I am starting a new graduate course this week on multimedia in the classroom. Our first unit is dealing with design principles for multimedia.
As students are allowed to express their understanding in new ways, multimedia products have increased exponentially. As a teacher of content, it's easy to overlook the importance of implementing design principles. But, this is just another form of literacy. In fact, multimedia literacy is becoming more relevant as access to multimedia tools increases. In this first unit, I was able to familiarize myself with the following design principles:
As students, we were given a wide variety of ways to access this information, including videos. This meant that I could choose the method that was easiest for me to comprehend. And, I could compare information for multiple sources to get a different explanations of the same information. I need to start doing more of this. Just because a source explains "A" best for me doesn't mean it's explanation of "B" is just as good.
What was so refreshing was that the way we were asked to demonstrate mastery of the design principles was left wide open. This meant that I was able to create a product that was important to me and one that I could use in my own classroom. Something that was authentic to me.
For my product, I was allowed to create a tutorial video for my students explaining how they can implement many of these design principles when using one of the most popular apps for creation in my classroom, Explain Everything. In order to complete the product, I needed more than a surface level of knowledge. I needed to be able to give concrete examples of what these principles looked like when applied to a presentation. This helped make concrete what I had been reading this summer in The Innovator's Mindset and LAUNCH. We learn best when we are allowed to create using new knowledge. It forces us to make deeper and more personal understandings.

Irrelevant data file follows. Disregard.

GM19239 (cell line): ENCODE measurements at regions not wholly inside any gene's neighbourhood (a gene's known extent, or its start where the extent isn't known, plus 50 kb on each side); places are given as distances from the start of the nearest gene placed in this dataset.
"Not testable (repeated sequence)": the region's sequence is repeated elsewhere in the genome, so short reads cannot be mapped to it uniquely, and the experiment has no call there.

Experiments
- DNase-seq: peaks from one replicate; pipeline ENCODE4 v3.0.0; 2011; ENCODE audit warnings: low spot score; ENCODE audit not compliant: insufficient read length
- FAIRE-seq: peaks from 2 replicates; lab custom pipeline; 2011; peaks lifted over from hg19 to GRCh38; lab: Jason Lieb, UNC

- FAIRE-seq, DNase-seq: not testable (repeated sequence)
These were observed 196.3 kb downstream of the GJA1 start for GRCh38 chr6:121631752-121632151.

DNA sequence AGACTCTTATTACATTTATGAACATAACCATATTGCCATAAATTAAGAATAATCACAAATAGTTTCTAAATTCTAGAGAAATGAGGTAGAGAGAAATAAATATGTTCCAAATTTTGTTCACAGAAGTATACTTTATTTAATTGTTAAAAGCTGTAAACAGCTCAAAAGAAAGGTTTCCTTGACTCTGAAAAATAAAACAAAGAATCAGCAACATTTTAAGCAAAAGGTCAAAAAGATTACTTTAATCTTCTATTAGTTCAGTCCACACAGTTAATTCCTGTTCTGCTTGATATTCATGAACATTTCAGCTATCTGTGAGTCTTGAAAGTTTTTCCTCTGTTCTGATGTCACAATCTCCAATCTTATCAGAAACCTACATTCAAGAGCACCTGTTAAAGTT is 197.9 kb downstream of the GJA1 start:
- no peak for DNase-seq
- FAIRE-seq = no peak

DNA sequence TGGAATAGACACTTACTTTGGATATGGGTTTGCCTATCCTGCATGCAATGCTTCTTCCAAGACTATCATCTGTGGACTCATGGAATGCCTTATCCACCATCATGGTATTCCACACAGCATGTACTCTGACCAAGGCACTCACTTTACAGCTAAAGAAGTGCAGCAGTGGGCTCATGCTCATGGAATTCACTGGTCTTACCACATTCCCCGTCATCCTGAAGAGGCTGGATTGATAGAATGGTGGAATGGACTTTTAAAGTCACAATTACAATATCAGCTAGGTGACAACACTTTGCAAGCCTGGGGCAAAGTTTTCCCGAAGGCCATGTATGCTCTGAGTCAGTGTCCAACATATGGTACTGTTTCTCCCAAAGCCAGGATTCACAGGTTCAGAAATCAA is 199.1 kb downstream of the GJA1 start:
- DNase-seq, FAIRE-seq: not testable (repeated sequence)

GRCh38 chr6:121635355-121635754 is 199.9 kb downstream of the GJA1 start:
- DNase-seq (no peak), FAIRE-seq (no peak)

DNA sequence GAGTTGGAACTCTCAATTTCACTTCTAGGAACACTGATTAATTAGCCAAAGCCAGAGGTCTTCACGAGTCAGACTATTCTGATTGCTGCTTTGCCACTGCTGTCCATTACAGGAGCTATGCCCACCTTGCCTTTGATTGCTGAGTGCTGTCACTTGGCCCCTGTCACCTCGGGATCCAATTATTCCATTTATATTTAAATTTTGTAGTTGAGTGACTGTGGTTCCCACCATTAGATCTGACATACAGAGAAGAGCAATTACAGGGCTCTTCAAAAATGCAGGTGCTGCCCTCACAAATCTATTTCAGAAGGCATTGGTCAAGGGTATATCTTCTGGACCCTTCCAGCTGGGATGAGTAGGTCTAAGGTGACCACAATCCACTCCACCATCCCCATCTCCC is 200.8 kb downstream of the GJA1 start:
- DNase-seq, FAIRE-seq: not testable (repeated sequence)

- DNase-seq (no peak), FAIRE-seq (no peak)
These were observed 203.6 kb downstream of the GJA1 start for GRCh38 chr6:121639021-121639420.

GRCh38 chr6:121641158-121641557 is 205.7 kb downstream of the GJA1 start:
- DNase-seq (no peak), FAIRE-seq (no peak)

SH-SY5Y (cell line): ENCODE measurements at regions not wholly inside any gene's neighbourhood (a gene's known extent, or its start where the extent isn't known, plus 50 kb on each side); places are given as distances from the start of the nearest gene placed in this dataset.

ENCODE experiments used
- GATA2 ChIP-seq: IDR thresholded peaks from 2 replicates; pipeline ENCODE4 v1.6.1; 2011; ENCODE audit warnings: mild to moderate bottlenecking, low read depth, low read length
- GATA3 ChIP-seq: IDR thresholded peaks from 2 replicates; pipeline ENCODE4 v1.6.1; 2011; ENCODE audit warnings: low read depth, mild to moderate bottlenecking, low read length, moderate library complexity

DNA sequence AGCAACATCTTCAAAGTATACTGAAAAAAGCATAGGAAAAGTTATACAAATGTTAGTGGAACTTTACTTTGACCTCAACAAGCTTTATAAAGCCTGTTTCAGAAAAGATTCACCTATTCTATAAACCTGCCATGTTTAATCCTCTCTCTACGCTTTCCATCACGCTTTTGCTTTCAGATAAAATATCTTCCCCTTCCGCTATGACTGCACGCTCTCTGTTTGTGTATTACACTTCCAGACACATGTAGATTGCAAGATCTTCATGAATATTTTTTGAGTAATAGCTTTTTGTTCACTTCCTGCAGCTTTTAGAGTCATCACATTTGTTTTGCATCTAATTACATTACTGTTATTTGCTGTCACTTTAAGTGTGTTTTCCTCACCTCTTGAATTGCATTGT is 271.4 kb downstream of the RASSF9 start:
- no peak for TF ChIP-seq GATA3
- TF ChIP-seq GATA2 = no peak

I was thrilled that I was able to create a product for my classroom. In other graduate courses, my "authentic products" have included documents like annotated bibliographies of at least 20 sources on a topic or rigidly detailed lesson plans. These were products I knew I would never use and they felt like jumping through hoops.
For this assignment, I was able to see the importance of what I was learning and convey it to my students in a product I had intended to create anyway. But, with my additional knowledge acquisition, it has become a more powerful and meaningful teaching tool.
Just because a product may seem authentic to you the teacher, doesn't mean it's authentic to the student's life. Find ways to incorporate more voice and choice in expression of understanding.
If you're interested, here's my product.